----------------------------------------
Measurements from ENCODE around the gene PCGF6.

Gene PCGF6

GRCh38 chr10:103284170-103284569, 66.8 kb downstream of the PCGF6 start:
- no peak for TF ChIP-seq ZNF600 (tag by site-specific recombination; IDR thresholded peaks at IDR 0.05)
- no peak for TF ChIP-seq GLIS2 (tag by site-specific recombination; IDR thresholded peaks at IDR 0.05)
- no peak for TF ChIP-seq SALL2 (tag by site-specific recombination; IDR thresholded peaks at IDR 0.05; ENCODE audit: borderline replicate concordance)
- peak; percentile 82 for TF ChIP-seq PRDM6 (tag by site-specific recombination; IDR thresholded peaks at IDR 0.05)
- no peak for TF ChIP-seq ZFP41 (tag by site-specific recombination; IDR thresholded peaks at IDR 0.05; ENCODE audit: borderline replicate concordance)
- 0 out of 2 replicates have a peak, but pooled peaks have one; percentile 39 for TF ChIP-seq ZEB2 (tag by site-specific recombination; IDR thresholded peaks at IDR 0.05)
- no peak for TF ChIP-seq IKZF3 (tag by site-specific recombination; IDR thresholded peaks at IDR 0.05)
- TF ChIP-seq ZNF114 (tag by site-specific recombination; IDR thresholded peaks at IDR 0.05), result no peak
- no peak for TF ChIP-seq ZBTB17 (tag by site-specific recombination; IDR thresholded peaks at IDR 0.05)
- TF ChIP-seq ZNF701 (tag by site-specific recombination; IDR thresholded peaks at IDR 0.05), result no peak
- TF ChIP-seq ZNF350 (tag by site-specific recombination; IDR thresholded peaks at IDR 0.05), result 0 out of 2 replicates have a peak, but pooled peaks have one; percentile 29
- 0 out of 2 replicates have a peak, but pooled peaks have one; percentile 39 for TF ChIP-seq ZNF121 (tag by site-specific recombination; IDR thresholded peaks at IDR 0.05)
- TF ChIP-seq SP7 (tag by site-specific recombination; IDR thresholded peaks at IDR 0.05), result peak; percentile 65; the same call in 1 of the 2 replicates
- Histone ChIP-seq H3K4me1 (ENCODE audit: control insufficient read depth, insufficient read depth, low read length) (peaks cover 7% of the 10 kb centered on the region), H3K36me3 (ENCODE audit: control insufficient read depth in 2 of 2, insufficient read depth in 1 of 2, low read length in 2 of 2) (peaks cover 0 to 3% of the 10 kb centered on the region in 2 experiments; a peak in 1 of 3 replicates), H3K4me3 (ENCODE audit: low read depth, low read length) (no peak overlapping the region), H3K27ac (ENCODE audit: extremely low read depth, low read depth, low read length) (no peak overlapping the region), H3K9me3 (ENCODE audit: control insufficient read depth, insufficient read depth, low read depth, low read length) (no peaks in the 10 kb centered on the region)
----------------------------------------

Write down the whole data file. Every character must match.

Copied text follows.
Measurements from ENCODE around the gene PCGF6.

Gene PCGF6

GRCh38 chr10:103284170-103284569, 66.8 kb downstream of the PCGF6 start:
- no peak for TF ChIP-seq ZNF600 (tag by site-specific recombination; IDR thresholded peaks at IDR 0.05)
- no peak for TF ChIP-seq GLIS2 (tag by site-specific recombination; IDR thresholded peaks at IDR 0.05)
- no peak for TF ChIP-seq SALL2 (tag by site-specific recombination; IDR thresholded peaks at IDR 0.05; ENCODE audit: borderline replicate concordance)
- peak; percentile 82 for TF ChIP-seq PRDM6 (tag by site-specific recombination; IDR thresholded peaks at IDR 0.05)
- no peak for TF ChIP-seq ZFP41 (tag by site-specific recombination; IDR thresholded peaks at IDR 0.05; ENCODE audit: borderline replicate concordance)
- 0 out of 2 replicates have a peak, but pooled peaks have one; percentile 39 for TF ChIP-seq ZEB2 (tag by site-specific recombination; IDR thresholded peaks at IDR 0.05)
- no peak for TF ChIP-seq IKZF3 (tag by site-specific recombination; IDR thresholded peaks at IDR 0.05)
- TF ChIP-seq ZNF114 (tag by site-specific recombination; IDR thresholded peaks at IDR 0.05), result no peak
- no peak for TF ChIP-seq ZBTB17 (tag by site-specific recombination; IDR thresholded peaks at IDR 0.05)
- TF ChIP-seq ZNF701 (tag by site-specific recombination; IDR thresholded peaks at IDR 0.05), result no peak
- TF ChIP-seq ZNF350 (tag by site-specific recombination; IDR thresholded peaks at IDR 0.05), result 0 out of 2 replicates have a peak, but pooled peaks have one; percentile 29
- 0 out of 2 replicates have a peak, but pooled peaks have one; percentile 39 for TF ChIP-seq ZNF121 (tag by site-specific recombination; IDR thresholded peaks at IDR 0.05)
- TF ChIP-seq SP7 (tag by site-specific recombination; IDR thresholded peaks at IDR 0.05), result peak; percentile 65; the same call in 1 of the 2 replicates
- Histone ChIP-seq H3K4me1 (ENCODE audit: control insufficient read depth, insufficient read depth, low read length) (peaks cover 7% of the 10 kb centered on the region), H3K36me3 (ENCODE audit: control insufficient read depth in 2 of 2, insufficient read depth in 1 of 2, low read length in 2 of 2) (peaks cover 0 to 3% of the 10 kb centered on the region in 2 experiments; a peak in 1 of 3 replicates), H3K4me3 (ENCODE audit: low read depth, low read length) (no peak overlapping the region), H3K27ac (ENCODE audit: extremely low read depth, low read depth, low read length) (no peak overlapping the region), H3K9me3 (ENCODE audit: control insufficient read depth, insufficient read depth, low read depth, low read length) (no peaks in the 10 kb centered on the region)